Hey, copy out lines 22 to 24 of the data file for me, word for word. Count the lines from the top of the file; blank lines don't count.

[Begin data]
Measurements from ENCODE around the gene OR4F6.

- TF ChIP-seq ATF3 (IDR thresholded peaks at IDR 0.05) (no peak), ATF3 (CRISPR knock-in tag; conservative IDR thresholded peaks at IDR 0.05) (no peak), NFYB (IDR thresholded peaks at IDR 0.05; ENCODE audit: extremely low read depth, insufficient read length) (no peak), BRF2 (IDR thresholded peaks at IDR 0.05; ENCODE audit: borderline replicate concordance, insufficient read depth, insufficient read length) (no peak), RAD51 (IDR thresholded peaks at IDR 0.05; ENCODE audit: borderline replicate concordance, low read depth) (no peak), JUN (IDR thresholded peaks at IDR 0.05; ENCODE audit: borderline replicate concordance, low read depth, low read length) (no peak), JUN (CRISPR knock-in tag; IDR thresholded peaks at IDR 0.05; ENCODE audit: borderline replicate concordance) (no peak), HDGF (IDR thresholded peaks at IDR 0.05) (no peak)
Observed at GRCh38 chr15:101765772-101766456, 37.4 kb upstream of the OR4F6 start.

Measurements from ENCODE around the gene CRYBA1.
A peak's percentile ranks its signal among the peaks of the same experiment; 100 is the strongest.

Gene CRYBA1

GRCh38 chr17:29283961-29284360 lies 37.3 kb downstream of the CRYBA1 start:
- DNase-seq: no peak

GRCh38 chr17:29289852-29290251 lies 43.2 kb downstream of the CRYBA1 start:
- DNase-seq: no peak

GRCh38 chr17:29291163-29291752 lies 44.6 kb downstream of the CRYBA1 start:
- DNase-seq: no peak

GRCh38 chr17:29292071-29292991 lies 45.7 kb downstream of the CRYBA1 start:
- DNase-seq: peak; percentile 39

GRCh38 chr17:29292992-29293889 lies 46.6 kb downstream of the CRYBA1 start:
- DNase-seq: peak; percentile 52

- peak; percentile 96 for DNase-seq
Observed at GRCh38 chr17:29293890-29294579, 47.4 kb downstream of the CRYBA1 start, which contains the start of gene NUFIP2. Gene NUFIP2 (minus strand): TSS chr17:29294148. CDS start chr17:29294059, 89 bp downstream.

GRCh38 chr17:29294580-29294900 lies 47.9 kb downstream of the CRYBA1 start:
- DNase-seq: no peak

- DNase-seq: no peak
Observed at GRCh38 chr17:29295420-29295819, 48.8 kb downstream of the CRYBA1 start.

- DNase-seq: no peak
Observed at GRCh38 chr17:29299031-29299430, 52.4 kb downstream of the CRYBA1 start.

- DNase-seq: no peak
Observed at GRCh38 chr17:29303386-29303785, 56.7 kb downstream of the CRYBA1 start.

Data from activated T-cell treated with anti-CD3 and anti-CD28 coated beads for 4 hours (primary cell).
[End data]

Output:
Observed at GRCh38 chr17:29295420-29295819, 48.8 kb downstream of the CRYBA1 start.

- DNase-seq: no peak
Observed at GRCh38 chr17:29299031-29299430, 52.4 kb downstream of the CRYBA1 start.